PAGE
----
With Halloween rapidly approaching, do you have more than ghosts and ghouls and things that groan in the night to worry about? If you suffer from seasonal allergies then your answer is almost certainly yes.
Seasonal allergies occur when outdoor allergens such as mold spores, tree, grass and weed pollen are inhaled and cause an allergic reaction.
This year allergy sufferers were subjected to the “perfect storm” of a mild winter, including an unseasonably warm February, and an early spring caused trees to pollinate earlier than normal.
The early spring was followed by a hot dry summer that kept pollen counts high, day after day. Then in late summer and early autumn, record-breaking mold counts resulted in county wide air-quality alerts that resulted in even mild allergy sufferers dreading the outdoors. Although mold is typically associated with dampness, mold spores also are associated with dying vegetation.
Many molds grow on rotting logs and fallen leaves, in compost piles and on grasses and grains. Unlike pollens, molds do not die with the first killing frost. And mold counts can change quickly, depending on the weather. Certain spore types reach peak levels in dry, breezy weather. Some need high humidity, fog or dew to release spores. This group is abundant at night and during rainy periods.
To makes things worse, retreating indoors may not be the answer. For, those bothered by indoor, as well as outdoor, allergens, the season of suffering is just beginning. As we start to run furnaces and our pets elect to curl up in front of the fire, dust and dander levels start to rise.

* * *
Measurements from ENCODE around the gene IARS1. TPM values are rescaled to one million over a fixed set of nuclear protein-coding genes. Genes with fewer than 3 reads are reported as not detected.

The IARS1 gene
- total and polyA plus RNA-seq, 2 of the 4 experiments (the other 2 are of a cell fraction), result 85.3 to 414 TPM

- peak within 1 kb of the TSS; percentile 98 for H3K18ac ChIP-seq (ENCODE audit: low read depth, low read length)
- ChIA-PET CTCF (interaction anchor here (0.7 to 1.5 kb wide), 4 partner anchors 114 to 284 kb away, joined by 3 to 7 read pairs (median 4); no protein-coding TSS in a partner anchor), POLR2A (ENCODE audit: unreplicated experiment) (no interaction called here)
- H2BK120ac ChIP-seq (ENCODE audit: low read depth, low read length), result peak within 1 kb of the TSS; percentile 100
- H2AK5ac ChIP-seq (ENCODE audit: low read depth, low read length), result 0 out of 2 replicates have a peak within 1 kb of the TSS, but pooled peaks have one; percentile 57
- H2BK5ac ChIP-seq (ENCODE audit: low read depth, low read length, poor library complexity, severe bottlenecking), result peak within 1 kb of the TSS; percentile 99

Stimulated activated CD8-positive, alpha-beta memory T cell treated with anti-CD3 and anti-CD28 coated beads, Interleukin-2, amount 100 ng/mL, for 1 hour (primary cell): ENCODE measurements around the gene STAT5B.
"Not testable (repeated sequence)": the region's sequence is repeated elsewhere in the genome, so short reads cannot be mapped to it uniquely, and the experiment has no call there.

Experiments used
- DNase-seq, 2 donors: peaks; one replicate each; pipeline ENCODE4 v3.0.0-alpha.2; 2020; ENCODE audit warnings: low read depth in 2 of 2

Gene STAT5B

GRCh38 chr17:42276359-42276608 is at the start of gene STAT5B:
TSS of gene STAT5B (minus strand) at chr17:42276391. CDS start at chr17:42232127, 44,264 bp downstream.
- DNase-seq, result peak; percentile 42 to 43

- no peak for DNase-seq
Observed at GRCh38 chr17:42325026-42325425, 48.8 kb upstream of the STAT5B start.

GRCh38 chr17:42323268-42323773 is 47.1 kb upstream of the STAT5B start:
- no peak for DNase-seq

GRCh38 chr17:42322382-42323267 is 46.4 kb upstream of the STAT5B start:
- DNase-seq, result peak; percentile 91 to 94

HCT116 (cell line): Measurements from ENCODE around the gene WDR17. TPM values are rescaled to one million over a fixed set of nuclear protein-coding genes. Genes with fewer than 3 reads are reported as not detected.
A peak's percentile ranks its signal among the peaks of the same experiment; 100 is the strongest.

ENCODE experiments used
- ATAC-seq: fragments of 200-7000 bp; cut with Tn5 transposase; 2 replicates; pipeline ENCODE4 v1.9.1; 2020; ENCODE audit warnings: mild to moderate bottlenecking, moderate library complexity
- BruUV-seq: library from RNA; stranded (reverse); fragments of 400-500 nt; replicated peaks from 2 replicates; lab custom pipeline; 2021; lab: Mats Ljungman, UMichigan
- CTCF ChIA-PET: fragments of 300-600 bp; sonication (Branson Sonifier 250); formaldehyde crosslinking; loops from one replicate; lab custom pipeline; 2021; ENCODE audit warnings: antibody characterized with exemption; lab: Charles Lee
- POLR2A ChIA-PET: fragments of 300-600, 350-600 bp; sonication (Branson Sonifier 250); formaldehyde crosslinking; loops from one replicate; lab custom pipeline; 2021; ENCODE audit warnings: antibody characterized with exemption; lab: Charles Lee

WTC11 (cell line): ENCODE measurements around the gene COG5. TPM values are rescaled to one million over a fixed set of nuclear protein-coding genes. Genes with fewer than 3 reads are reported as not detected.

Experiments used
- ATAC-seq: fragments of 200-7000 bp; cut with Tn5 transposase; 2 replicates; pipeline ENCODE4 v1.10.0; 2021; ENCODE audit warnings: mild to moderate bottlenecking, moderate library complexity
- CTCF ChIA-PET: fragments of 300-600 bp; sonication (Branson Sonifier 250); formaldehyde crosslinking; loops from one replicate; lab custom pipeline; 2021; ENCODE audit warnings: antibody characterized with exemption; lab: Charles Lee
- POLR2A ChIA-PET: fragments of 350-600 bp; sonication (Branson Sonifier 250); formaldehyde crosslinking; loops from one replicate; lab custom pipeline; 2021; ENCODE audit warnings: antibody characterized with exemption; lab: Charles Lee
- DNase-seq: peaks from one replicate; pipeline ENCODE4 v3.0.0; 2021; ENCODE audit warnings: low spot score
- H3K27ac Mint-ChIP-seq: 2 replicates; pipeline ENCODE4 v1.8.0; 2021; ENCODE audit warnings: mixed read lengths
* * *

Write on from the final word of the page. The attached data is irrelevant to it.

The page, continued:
According to most of the country’s leading expert on allergies, more Americans than ever are sneezing, sniffling and itching. The Asthma and Allergy Foundation of America, estimates 450 million Americans suffer from allergies.
As previously reported by SRxA’s Word on Health, our squeaky clean lifestyle is probably to blame for the rising numbers. According to the hygiene hypothesis – Children that lead too clean a life are not exposed to enough germs to properly adjust their immune system.
“People who are less prone to allergies include children from large families, children who live on farms, children in underdeveloped countries,” Chudwin said.
If you don’t fall into any of these categories, we suggest a trip to your local allergist, who can help prepare you for sneeze-free trick-or-treating and the other joys of fall and winter.